Nexus between Tax, Public Debt and Inequality in the Southern African Development Community in SADC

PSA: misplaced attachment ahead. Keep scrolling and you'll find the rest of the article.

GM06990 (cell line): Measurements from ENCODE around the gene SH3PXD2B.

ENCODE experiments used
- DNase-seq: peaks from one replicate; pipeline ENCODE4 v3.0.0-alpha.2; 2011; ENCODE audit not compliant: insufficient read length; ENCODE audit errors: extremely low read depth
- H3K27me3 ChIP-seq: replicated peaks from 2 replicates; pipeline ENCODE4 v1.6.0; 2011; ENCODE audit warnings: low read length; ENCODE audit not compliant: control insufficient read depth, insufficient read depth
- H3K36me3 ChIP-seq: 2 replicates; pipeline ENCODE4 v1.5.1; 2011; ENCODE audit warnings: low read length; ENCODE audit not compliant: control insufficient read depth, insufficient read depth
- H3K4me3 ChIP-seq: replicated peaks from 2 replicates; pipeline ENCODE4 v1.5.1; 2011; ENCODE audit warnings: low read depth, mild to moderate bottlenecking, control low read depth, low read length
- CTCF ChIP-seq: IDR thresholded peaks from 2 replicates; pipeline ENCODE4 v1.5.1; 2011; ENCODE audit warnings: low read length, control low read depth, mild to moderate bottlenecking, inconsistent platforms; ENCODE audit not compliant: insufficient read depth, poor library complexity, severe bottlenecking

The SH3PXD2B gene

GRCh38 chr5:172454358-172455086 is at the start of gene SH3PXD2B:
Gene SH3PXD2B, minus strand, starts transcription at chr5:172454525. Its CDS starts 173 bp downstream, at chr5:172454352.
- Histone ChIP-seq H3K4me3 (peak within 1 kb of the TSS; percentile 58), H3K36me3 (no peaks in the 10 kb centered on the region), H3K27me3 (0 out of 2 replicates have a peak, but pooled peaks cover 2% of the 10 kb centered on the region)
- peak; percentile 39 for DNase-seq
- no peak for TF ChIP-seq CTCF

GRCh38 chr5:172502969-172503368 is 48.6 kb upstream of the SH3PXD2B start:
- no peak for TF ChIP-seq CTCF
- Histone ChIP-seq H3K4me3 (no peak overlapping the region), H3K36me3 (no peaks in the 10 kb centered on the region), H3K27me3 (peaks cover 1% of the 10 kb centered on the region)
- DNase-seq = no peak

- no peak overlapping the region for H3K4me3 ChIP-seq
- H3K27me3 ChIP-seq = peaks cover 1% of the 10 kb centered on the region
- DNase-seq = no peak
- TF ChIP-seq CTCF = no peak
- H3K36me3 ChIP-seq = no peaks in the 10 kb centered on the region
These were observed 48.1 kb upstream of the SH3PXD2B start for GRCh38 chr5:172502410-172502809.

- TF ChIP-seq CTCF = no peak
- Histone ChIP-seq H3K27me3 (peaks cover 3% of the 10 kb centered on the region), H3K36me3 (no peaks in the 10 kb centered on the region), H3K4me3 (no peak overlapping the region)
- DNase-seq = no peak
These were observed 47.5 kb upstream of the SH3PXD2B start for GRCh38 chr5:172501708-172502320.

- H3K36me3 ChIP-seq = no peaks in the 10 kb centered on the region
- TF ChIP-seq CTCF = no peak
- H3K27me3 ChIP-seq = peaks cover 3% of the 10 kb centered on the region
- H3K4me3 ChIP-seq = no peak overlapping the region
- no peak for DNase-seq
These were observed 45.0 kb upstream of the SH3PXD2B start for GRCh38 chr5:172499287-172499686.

Inequality in SADC countries has remained high, with countries such as South Africa having extreme inequality compared to regional and global averages. Precisely, the SADC region is considered most unequal with countries such as Namibia, Comoros, South Africa, Angola, Botswana, Lesotho and Swaziland rated in the top ten of the most unequal countries in Africa (AfDB, 2012). The high levels of inequality have persisted despite successive growth rates and accompanying rise in domestic revenue mobilisation over the years. The low tax revenue amid high gross financing needs have also seen SADC countries accelerating borrowing from both domestic and external sources to finance development expenditure. Consequently, public debt has been rising in SADC economies, posing the risk of accumulating debt to unsustainable levels, with costly debt service obligations that could crowd out social expenditure. The rapid pace of debt accumulation has seen an increasing number of SADC countries’ debt distress ratings deteriorating from low and moderate to high risk and in-debt distress rating. These countries include, Zambia, DRC, and Mozambique. The situation has been compounded by the Covid-19 pandemic which reduced growth rates, hence tax capacity and debt carrying capacity of SADC countries. This study sought to understand the nexus between tax, debt and inequality in the SADC region. The study traces the evolution and trends in tax, debt and inequality with a view to understand the underlying factors. The study also draws conclusions and insights from surveys and papers written by the IMF, World Bank, ILO, Oxfam, United Nations and views of Civil Society Organisations (CSOs) on fiscal policy, debt and inequality in developing countries, including the SADC region. The study noted that SADC countries have, generally maintained their tax capacities as evidenced by relatively stable tax to GDP ratios, thus potentially guaranteeing financing of the social sectors. The coverage of social protection though remaining fairly sustained, has not significantly translated into inequality reduction as evidenced by a slightly reduction in the GINI index from averages of 55 in 2010 to 54 in 2019. The study also noted that the fiscal space created by new borrowing opportunities and moderate increase in tax revenues have enabled SADC countries to increase expenditure from averages of 23 percent of GDP in 2006 to averages of 27 percent in 2019. The study also noted that countries with better institutions as measured by the World Bank’s Open Budget Index (OBI) have higher tax capacity compared with countries that have a lower OBI. The study also noted that about 55 percent of total income in SADC countries is held by the top 20 percent and 35 percent by the highest 10 percent, while the bottom 20 percent hold 6 percent of income on average.